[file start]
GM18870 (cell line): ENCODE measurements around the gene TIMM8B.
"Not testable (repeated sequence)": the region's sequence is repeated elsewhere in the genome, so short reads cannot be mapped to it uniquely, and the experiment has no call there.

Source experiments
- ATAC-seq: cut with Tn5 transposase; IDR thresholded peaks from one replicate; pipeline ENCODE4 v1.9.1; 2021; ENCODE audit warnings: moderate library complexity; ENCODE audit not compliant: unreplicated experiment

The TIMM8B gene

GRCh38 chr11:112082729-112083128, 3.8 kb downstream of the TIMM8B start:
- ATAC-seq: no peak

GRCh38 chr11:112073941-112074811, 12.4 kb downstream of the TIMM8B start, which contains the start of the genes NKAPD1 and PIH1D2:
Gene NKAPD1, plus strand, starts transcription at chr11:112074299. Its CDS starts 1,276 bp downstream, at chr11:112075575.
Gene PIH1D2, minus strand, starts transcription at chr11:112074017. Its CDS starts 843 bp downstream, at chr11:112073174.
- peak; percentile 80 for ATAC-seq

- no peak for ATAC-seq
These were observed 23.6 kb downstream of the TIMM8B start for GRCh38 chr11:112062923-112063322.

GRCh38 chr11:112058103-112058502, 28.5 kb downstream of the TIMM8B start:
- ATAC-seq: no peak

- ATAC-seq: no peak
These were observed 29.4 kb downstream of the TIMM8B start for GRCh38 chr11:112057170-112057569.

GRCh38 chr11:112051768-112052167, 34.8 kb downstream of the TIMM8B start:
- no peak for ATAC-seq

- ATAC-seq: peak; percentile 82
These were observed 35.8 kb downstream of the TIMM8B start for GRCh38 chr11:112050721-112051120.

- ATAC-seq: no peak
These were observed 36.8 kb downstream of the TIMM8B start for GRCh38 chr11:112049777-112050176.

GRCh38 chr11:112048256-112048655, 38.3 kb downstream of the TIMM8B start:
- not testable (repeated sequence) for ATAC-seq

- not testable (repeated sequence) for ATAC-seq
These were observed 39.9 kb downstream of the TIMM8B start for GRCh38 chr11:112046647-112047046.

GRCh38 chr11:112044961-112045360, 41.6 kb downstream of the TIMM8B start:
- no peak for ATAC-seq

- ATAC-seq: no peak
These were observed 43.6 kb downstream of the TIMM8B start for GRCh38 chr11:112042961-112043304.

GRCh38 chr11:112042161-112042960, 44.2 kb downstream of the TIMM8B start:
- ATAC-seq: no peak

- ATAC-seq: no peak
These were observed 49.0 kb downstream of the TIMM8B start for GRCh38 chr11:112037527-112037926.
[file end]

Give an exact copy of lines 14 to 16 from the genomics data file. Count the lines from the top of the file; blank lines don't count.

GRCh38 chr11:112058103-112058502, 28.5 kb downstream of the TIMM8B start:
- ATAC-seq: no peak

- ATAC-seq: no peak